Dr Phil Kieran: Why every child needs a sleep routine

Routine and consistency are key when trying to create good sleeping habits for children, and adults, writes Dr Phil Kieran

NO TECHNOLOGY: Phones, TVs, and computers should not be in the bedroom. It is important for kids to subconsciously associate bed with sleep rather than texting or YouTube. Picture: iStock
NO TECHNOLOGY: Phones, TVs, and computers should not be in the bedroom. It is important for kids to subconsciously associate bed with sleep rather than texting or YouTube. Picture: iStock

Sleep is one of the most important things in life that we take for granted. We all know how much harder life is when we’re not getting enough, particularly in the early years of parenting. So, what can we do to help our children with sleep?

How much sleep does a child need?

This is a common question I get asked as it impacts on every other facet of parenting and can be the source of untold battles in the household.

Although there is not a one-size-fits-all answer, there are some solid guidelines on how many hours are required, based on the child’s age.

The values in the list above reflect the total amount of sleep and so include any time napping.

I also often get asked when should a child stop napping? This is a much more fluid individualised milestone and some children will drop their nap at 15 months, some will still be napping at three years, but the important thing is that, firstly, they get enough sleep and, secondly, that they develop healthy sleep routines and skills which will stand to them in later life.

Usually, we only start talking about sleep when there is a problem, be it defiant behaviours or fatigue/ concentration issues.

Normal sleep pattern for babies is quite disturbed. They tend to have periods of light and heavy sleep which last about 45 minutes each.

Learning to self-soothe and get back to sleep if they wake in a cycle is really important. It’s tempting to soothe a child back to sleep every time they wake, but parents need to help their children learn how to fall asleep by themselves at some time.

It’s easier to help a 12-month-old get to sleep than a 12-year-old.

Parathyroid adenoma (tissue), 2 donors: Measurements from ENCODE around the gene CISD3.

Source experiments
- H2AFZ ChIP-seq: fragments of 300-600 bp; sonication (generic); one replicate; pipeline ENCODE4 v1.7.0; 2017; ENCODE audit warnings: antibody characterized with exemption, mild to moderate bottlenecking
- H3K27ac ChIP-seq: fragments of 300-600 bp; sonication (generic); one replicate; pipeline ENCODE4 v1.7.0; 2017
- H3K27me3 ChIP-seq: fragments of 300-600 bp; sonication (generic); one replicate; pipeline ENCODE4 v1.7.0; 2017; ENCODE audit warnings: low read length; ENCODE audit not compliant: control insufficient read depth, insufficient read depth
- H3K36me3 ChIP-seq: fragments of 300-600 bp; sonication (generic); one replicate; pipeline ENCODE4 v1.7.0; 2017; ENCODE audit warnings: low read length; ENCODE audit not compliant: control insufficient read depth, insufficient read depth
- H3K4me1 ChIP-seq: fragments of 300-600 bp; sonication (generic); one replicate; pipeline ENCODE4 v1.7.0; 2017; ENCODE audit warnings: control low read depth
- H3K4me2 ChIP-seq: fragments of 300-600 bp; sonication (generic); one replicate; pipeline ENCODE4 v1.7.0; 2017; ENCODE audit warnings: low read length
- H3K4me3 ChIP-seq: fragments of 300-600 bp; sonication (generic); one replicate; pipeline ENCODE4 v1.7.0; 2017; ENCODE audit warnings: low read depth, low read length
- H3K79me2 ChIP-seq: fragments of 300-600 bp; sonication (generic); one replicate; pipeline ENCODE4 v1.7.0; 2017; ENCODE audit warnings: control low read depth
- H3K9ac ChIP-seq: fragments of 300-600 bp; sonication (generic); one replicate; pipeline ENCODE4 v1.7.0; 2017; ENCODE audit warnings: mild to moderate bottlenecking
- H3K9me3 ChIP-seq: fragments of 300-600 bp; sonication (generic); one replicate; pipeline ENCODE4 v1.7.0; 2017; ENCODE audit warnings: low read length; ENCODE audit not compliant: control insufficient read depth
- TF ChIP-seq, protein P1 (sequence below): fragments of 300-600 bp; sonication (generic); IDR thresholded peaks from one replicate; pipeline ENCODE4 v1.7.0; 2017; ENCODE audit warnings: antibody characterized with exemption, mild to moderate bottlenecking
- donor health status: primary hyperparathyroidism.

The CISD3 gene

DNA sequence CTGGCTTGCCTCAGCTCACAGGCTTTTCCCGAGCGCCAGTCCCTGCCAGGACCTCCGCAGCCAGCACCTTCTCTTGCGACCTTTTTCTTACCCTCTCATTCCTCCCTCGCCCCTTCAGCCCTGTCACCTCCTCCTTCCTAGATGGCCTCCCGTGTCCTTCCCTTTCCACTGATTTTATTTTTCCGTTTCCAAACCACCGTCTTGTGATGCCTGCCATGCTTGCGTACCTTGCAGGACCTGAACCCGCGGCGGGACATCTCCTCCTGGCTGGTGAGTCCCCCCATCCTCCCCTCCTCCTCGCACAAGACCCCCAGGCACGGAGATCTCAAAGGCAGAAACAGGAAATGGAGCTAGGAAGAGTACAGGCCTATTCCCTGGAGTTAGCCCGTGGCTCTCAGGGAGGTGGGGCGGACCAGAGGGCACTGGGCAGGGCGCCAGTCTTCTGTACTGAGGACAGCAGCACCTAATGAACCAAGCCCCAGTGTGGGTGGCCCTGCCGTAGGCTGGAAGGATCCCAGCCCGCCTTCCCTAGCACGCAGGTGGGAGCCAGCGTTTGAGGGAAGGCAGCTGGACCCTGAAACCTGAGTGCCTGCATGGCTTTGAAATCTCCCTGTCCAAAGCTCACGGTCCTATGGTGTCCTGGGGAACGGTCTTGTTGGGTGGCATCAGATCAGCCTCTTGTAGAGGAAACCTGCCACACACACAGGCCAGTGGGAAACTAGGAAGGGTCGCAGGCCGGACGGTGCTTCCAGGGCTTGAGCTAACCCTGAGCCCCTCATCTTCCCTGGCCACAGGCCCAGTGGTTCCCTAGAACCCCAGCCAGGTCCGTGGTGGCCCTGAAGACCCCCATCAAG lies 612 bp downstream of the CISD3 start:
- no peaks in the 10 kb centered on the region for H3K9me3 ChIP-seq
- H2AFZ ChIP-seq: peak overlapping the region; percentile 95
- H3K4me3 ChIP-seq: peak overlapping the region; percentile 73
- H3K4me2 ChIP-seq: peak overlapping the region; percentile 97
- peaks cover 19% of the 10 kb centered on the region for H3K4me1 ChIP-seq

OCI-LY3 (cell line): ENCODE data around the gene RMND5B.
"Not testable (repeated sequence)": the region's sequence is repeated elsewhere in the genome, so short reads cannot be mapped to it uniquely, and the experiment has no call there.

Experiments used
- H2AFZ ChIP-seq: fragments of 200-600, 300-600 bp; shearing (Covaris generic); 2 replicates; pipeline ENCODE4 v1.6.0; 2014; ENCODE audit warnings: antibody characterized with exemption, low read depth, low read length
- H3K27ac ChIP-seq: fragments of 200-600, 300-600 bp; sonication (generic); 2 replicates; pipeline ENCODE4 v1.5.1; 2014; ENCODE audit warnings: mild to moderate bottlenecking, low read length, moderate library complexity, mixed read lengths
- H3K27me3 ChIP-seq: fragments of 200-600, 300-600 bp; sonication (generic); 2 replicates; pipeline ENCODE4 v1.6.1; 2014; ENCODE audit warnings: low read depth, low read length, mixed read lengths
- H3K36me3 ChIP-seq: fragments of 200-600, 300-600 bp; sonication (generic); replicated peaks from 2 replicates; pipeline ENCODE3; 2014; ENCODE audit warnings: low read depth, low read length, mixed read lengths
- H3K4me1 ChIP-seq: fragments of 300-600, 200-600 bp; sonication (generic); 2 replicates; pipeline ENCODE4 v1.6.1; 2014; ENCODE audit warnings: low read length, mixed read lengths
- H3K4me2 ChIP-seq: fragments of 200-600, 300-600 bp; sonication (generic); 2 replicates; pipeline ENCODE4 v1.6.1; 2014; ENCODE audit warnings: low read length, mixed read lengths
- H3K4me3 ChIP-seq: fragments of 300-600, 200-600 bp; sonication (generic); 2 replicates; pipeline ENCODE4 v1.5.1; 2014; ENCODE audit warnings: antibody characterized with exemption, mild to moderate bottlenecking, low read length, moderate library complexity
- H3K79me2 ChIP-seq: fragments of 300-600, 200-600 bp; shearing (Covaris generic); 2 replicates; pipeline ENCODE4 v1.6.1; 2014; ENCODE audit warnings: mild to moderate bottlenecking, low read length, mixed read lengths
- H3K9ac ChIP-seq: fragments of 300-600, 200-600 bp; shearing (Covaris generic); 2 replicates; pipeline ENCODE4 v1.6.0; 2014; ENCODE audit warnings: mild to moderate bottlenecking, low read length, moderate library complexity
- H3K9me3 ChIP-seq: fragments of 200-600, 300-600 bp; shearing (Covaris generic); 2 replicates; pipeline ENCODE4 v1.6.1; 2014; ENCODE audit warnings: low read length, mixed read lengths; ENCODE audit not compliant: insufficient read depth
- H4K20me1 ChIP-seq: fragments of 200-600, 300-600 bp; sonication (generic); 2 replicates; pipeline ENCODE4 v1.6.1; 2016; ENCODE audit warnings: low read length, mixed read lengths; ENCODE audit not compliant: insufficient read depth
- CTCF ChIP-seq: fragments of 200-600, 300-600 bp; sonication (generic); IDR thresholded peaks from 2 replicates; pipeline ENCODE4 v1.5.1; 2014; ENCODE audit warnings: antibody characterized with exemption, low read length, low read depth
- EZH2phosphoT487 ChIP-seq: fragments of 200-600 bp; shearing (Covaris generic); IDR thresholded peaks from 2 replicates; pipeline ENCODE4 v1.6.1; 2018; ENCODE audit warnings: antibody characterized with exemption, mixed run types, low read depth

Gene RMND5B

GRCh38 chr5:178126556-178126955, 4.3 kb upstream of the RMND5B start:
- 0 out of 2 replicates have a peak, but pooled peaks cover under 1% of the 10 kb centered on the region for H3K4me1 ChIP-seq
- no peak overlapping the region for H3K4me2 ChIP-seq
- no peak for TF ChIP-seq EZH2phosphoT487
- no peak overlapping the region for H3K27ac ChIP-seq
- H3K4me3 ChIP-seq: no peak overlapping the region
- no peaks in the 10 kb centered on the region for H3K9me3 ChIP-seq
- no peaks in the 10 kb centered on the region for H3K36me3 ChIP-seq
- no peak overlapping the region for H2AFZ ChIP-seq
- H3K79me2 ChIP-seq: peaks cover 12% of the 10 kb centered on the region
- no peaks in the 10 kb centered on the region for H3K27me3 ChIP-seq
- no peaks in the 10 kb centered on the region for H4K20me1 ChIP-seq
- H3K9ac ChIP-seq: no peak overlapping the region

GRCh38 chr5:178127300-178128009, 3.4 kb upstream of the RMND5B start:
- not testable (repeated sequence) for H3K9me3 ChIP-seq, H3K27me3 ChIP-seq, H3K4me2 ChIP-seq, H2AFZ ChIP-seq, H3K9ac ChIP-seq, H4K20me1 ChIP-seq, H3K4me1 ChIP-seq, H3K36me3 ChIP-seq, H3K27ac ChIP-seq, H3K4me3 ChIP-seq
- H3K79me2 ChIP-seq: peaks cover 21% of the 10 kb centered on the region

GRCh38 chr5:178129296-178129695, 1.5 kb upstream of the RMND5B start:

Something I wasn’t aware of until I had my own kids, is ‘sleep regression’. This is where a child who was previously a good sleeper starts having difficulty with sleep for no clear reason. These It often happens during a developmental milestone. It is common at six months when they are learning to sit and roll and control things in their hands, again at 12 months when they start walking or talking, and again at 18 months. These periods of regression usually settle down of their own accord over two weeks, but it is important not to develop bad sleep habits at this time.

What can you do to improve the sleep habits of your child or teenager?

  • 1. The most important thing to try and establish early on is a good bedtime routine. This means trying to keep bedtimes to the same time every day and waking up at the same time too (no matter how tempting it is to have a long sleep-in during the weekend)
  • 2. Having a bedroom that is set up for sleeping. Your room shouldn’t be too hot or too cold and, ideally, have as little light as possible. Phones shouldn’t go into bedrooms and TVs or computers definitely shouldn’t be in the sleeping area. It is important for kids to subconsciously associate bed with sleep rather than texting or YouTube
  • 3. Physical exercise during the day is really important to help kids to fall asleep and stay asleep. Physical exercise is particularly important for improving sleep quality, so if your child sleeps for enough hours but is always tired, this is something to look into
  • 4. Going to bed immediately after watching a thrilling movie or cliffhanger TV show is just never going to work out. Ideally, something relaxing and interactive between parents and kids will help them wind down before bed. (I say this despite the fact that some nights I am guilty of becoming a climbing frame for my kids before bathtime and have to ask for help to get them to calm down again.)
  • 5. Caffeine. If your child is having trouble sleeping don’t let them drink tea no matter how milky it is, it’s just not a good idea. Tea can reduce their iron absorption which is important for their brain development

There are also a few children who will have sleep problems due to breathing difficulty, so if your child coughs a lot at night or snores very heavily, it is a good idea to bring them to the GP to see if the problem is their weight, their tonsils or adenoids or if they have asthma.

Dr Phil Kieran: Why every child needs a sleep routine

The big take-homes though are routine and consistency. If you stick to the above pointers, more than 90% of children (or adults) will notice a significant improvement in sleep onset and quality within two weeks.

Bear in mind the total sleep requirement, particularly for younger children, as over-tiredness can be a self-perpetuating problem which is hard to crack. You may think that keeping them awake during the day will help with sleep at night, whereas in truth, the opposite may be true.

Fact file

  • Insufficient sleep is a major cause of concentration and behavioural problems
  • Sleep problems are present in 20%-30% of children in studies
  • A bedtime routine is one of the most powerful tools for addressing sleep problems
  • Good sleep habits established in childhood will help with sleep as an adult which is beneficial in mental health and productivity for school and work
  • Younger children who don’t sleep well at night may not be sleeping enough in the daytime
  • No one should have a phone, TV or computer in their bedroom

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